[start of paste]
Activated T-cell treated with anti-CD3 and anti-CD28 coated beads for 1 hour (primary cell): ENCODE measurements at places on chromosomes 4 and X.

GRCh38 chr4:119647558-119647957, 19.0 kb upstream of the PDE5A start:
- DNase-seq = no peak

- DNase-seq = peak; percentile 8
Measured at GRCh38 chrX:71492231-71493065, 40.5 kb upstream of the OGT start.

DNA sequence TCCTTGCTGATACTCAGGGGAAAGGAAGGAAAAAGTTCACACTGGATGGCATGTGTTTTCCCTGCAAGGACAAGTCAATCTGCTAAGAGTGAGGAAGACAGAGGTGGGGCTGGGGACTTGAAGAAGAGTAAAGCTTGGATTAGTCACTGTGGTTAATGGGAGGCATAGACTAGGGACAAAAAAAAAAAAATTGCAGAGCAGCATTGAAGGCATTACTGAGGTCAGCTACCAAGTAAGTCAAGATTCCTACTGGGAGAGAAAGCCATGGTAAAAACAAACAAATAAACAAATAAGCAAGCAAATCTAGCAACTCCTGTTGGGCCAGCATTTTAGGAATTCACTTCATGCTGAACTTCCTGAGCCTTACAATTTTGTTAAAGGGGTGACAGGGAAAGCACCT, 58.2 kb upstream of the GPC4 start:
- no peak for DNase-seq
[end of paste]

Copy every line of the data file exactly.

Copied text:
Activated T-cell treated with anti-CD3 and anti-CD28 coated beads for 1 hour (primary cell): ENCODE measurements at places on chromosomes 4 and X.

GRCh38 chr4:119647558-119647957, 19.0 kb upstream of the PDE5A start:
- DNase-seq = no peak

- DNase-seq = peak; percentile 8
Measured at GRCh38 chrX:71492231-71493065, 40.5 kb upstream of the OGT start.

DNA sequence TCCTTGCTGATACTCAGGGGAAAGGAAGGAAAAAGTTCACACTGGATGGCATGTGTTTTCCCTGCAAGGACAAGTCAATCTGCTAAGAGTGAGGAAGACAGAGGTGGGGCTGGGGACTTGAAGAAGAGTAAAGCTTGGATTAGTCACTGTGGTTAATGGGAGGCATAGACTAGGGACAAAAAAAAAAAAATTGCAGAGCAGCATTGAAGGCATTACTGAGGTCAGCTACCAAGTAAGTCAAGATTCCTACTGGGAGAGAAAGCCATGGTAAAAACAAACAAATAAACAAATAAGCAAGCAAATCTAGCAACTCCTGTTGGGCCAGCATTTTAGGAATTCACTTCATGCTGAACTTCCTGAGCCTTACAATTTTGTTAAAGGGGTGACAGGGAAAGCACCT, 58.2 kb upstream of the GPC4 start:
- no peak for DNase-seq